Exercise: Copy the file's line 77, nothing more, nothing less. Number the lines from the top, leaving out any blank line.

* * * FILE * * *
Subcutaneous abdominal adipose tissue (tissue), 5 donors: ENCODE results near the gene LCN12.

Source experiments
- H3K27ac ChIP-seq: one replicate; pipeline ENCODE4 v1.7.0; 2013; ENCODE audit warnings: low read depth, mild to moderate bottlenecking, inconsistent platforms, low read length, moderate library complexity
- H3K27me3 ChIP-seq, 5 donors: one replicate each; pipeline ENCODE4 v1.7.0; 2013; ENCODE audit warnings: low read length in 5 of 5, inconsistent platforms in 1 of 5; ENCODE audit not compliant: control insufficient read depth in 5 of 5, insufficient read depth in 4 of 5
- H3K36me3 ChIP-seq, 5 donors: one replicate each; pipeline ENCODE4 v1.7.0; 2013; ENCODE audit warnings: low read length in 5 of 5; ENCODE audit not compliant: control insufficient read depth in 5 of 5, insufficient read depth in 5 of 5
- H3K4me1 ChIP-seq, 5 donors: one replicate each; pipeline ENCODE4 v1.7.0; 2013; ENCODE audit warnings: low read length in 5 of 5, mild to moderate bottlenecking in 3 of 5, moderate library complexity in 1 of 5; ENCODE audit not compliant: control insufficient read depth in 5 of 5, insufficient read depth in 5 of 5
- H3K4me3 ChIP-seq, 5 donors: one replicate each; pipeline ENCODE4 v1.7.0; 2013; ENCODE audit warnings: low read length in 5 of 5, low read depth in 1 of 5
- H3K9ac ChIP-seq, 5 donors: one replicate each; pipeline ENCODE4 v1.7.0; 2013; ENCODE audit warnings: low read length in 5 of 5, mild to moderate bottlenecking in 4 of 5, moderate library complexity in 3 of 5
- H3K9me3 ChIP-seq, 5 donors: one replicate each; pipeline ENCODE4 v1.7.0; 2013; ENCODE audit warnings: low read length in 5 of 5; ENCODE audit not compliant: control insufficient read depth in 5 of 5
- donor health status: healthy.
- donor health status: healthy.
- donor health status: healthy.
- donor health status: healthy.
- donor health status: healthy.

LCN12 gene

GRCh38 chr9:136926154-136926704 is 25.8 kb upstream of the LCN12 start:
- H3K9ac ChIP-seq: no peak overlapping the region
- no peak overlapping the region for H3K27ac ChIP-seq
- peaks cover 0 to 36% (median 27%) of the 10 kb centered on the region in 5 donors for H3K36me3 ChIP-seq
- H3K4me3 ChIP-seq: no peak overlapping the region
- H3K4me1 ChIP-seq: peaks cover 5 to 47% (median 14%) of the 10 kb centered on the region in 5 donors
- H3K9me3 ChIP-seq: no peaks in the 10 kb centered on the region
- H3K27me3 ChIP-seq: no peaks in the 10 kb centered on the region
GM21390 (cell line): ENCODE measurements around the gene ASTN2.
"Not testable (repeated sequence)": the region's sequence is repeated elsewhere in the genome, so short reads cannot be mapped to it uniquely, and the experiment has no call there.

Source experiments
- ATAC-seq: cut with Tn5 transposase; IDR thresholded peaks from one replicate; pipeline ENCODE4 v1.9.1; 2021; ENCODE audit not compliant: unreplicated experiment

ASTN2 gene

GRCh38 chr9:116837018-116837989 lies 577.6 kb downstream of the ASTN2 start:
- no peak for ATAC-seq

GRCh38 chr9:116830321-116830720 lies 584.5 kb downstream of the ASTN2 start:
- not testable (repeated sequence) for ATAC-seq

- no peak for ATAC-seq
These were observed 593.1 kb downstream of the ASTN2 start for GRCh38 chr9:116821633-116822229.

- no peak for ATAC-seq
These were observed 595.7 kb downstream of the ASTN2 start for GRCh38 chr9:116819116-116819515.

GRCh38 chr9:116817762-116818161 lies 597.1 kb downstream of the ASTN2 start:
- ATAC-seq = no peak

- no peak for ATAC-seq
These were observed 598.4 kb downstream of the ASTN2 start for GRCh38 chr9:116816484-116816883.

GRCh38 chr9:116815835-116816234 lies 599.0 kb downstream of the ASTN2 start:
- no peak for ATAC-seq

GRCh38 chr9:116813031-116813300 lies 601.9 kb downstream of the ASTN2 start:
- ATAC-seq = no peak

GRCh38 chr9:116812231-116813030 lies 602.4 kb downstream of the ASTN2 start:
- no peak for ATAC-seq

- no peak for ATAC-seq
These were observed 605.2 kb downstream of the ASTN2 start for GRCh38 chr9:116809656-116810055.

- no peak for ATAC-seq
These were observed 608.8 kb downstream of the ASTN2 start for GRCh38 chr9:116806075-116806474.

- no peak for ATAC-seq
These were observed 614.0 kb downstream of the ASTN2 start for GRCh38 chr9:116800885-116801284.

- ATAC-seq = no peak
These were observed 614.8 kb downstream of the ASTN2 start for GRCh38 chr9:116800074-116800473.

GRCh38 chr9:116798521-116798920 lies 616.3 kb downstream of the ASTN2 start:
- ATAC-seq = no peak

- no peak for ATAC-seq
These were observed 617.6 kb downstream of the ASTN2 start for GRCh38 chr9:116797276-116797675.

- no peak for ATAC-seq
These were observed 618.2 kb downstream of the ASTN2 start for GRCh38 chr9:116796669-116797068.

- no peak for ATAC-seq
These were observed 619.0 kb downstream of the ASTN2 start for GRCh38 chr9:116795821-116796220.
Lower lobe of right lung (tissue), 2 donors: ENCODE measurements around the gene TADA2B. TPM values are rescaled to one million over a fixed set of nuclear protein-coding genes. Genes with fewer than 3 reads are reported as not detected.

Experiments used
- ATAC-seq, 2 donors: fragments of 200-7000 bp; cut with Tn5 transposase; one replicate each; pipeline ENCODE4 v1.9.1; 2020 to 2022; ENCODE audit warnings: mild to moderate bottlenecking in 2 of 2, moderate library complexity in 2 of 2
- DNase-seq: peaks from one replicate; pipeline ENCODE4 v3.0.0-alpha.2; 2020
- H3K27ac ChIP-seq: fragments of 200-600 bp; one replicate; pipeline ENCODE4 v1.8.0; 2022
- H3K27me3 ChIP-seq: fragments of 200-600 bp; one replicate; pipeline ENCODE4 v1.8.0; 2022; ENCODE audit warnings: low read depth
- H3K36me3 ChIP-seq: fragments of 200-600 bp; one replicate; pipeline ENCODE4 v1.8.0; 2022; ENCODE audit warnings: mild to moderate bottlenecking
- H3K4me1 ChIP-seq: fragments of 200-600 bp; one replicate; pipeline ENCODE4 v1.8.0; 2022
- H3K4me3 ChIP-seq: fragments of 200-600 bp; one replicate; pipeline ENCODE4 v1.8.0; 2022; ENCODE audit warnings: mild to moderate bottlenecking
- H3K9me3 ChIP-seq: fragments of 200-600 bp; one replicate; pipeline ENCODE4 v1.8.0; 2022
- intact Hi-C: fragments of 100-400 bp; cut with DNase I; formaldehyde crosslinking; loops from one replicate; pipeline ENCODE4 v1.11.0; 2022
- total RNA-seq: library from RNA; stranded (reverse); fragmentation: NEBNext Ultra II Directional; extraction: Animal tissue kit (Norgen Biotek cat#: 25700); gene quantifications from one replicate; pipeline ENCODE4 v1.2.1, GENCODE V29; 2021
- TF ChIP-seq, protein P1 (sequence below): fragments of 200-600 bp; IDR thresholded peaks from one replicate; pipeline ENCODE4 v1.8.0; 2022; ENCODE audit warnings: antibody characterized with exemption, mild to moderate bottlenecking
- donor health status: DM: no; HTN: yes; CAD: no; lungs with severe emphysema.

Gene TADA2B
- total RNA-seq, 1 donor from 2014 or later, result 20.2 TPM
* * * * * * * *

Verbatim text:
Gene TADA2B